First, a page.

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How to Talk to a Person Who Needs Rehabilitation for Alcoholism or Drug Addiction.

It's been said many time that getting an addicted person to agree to accept help can be as hard as or harder than actually treating them. This is often the case. But it is always the case that unless they can be gotten into care, they're not going to receive the help they need to overcome addiction.

So knowing how to reach the addict and how to get him or her to agree to enter treatment and then actually get them there is essential to the entire process.

First, let's understand the causes of their resistance.

  1. 1.They believe they're incurable.

Especially with someone who has been through treatment before, the addict might feel like nothing will really work. Other rehabs maybe didn't change anything except achieve a tenuous few miserable months during which staying clean was an excruciating effort. When they actually gave in and went back to their heroin or meth or vodka, whatever, the relief they felt was overwhelming. One addict said it was like finally taking a breath of air after being held under water for two full minutes.

Hope could be in short supply; they may have failed enough times to learn they can't make it. In their minds, they could be convinced that they are incurable. Another attempt will be just more heartache and more expense for their loved ones.

  1. 2.An addict isn't thinking, he is reacting.

Addiction isn't made of reason, it's made of urges and fears and absolutes. The addiction is almost a separate entity inside the mind and body of the addict. This is obvious when you speak to a seriously addicted person. You'll notice you're not really talking to the person at all, you talking and trying to reason with the addiction. But the addiction cannot think, it won't reason or understand anything. It has one goal, to get another drink, another shot, pill, puff, whatever.

Anything that stands in the way of that is an enemy to this mindless desire. It may negotiate with you or swap one thing for another, as long as the end result is more drugs.

Cooperation and a desire to improve come from the actual person himself or herself, and that loved one might be so buried as to be unreachable at most times.

  1. 3.The addict is desperately ashamed of his or her actions and so will lie.

Don't think you're getting the truth about plans or events that have occurred. A basic urge in most people is to be respected. This is especially true in sons or daughters seeking approval from parents. But the truth about an addict's whereabouts and activities would be condemned and would make him or her look despicable, so they hide the truth with lies. If you understand this you won't be so easily placated by denials or promises of better behavior.

When the addicted person is in need of money, you can rest assured that the true purpose is to buy drugs. Claims such as: "But dad, I need 300 dollars to pay what I owe this guy or he's gonna hurt me!" are actually efforts to get drugs.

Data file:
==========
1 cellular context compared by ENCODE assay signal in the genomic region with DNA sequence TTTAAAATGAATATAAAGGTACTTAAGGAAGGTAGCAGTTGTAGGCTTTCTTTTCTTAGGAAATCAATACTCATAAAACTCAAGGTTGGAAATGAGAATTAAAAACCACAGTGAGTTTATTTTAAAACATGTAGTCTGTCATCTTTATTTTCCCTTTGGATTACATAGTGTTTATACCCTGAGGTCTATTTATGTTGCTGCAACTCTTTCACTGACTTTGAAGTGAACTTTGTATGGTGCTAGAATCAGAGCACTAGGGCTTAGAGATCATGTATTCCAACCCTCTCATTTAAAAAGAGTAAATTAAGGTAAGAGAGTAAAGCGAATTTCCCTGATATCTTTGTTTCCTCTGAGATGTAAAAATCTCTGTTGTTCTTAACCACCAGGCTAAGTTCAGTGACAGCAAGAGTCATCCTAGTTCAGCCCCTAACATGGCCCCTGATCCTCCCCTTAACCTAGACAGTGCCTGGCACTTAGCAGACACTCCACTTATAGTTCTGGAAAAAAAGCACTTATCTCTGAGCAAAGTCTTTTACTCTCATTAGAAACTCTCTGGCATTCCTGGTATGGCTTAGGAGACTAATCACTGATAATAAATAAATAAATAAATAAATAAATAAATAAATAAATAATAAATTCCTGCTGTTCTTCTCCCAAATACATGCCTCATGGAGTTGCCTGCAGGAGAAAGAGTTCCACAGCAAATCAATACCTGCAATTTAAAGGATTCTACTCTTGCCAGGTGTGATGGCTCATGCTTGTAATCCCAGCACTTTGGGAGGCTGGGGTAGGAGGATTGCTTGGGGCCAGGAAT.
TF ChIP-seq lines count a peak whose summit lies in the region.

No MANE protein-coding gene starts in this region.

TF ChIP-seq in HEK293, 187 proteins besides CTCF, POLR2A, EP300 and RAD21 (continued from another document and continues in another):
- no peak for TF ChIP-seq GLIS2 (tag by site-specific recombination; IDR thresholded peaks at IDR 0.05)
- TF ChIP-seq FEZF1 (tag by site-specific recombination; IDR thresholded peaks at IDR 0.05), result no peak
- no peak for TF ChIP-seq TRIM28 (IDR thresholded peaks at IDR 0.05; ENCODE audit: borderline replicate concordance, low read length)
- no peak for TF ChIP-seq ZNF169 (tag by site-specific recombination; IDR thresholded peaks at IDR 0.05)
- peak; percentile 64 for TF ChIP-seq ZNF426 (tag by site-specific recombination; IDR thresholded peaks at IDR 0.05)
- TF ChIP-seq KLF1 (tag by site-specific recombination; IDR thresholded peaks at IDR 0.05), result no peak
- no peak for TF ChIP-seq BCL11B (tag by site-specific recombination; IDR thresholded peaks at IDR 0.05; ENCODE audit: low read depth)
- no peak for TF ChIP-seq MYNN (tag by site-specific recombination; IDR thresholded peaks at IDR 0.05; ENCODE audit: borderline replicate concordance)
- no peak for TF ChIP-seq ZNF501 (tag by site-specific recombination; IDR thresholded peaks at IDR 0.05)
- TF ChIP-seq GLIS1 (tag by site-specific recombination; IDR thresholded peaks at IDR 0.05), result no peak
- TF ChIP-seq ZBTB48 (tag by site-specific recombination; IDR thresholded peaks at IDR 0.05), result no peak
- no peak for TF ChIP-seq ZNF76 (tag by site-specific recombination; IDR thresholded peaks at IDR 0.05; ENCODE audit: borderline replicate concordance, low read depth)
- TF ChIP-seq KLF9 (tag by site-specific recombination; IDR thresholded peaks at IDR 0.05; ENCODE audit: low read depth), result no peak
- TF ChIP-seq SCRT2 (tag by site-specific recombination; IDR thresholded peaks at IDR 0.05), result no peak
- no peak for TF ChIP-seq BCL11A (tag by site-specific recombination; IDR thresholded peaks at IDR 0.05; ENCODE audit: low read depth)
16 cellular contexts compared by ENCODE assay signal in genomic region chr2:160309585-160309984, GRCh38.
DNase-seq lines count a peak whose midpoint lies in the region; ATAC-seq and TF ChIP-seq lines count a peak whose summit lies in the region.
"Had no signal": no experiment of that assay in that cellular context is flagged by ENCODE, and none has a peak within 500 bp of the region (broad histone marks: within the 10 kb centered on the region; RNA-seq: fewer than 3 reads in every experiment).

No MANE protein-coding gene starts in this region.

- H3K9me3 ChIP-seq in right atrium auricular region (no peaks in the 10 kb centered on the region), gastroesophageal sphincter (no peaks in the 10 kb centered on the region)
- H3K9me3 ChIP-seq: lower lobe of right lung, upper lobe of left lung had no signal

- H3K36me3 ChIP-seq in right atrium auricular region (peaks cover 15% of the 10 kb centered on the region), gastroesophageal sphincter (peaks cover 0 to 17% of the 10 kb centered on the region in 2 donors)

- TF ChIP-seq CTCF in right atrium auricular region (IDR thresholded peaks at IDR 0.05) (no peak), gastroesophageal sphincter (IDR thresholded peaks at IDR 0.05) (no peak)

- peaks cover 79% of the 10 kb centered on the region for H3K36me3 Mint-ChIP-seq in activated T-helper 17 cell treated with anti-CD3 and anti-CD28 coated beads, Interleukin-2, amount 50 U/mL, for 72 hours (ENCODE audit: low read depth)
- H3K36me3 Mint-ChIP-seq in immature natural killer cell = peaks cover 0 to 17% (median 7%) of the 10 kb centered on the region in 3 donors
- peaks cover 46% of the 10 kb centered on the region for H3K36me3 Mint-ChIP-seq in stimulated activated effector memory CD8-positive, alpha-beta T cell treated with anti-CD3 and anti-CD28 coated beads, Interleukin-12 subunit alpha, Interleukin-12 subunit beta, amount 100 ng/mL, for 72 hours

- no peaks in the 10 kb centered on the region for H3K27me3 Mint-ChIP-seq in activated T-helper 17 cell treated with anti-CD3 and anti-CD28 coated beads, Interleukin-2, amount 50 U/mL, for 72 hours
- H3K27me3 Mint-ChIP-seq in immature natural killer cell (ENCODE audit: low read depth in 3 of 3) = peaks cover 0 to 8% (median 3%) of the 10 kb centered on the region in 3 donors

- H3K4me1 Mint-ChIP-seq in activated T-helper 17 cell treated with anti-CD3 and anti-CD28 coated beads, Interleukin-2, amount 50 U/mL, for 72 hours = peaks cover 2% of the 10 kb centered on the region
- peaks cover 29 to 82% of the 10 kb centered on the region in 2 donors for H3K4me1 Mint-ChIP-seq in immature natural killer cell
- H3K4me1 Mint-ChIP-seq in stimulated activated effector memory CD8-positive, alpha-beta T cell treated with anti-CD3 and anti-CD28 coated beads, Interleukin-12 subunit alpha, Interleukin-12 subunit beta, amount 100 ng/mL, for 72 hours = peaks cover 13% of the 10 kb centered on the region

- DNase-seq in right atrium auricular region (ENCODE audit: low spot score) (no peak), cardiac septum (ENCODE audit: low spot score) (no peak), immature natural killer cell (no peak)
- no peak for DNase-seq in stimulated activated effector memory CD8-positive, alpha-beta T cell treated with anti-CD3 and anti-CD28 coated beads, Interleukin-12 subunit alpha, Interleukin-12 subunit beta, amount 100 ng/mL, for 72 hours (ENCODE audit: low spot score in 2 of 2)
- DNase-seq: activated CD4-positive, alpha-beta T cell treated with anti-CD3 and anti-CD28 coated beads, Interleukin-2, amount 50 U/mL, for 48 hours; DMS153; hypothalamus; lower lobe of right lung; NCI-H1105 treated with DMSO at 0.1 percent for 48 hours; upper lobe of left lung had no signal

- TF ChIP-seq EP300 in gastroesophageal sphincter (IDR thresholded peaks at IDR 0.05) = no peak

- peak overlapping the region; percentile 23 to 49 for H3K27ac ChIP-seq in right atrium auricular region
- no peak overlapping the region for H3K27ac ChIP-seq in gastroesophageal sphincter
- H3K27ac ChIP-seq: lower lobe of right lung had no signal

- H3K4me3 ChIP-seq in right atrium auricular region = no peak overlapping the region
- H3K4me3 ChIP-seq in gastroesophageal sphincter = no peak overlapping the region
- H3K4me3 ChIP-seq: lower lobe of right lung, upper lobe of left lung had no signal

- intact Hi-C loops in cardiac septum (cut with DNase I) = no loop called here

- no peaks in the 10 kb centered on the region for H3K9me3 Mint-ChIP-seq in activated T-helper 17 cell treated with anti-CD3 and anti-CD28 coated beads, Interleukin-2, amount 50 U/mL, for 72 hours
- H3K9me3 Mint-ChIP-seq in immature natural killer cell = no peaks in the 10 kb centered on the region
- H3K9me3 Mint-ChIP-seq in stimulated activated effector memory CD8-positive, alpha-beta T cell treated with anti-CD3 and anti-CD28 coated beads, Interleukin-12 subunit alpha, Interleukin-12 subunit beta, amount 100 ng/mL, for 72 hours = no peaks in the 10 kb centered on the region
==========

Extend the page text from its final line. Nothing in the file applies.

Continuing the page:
Again you are listening to the addiction. It has hijacked the addict's thoughts, hopes and dreams and now his thinking processes. So the computations are all geared to a very narrow band of activities: Getting the drug of choice ASAP.

So how can you talk to an addicted person?

With all this going on, you can see the reason professional interventionists are paid the big bucks. But you can increase your chances of successfully getting Uncle Joe or little Susie into a proper treatment center by following certain guidelines.

Keep your cool.

A very important thing that professional drug interventionists know is that you MUST remain calm. It's obvious that when a heated argument ensues, it becomes a contest of proving who is right and who is wrong. If the conversation becomes tense, you have to be the grown-up and take it back down a level or two. This may seem impossible, but you can do it much more easily than the addict can. And someone has to be the grown up!

Never lose sight of the goal: getting him or her into the rehab center.

There might be any number of attempts to throw you off target. Pulling the attention over onto a side road that leads to nowhere is just another ploy to keep using drugs. And it will only be successful if you give in and agree to it. Delays can derail your plans and postpone or prevent recovery.


Don't give up on the person. You will prevail if you follow this one. There may be many disappointments along the way, but keep at it and your loved one will finally get the help they need if you keep trying and don't give up. The sooner they enter a good, drug-free, long-term treatment center, the sooner they'll be returned to you in every way.

Time is the addict's worst enemy. But once they've entered a good treatment facility, time is their best friend.

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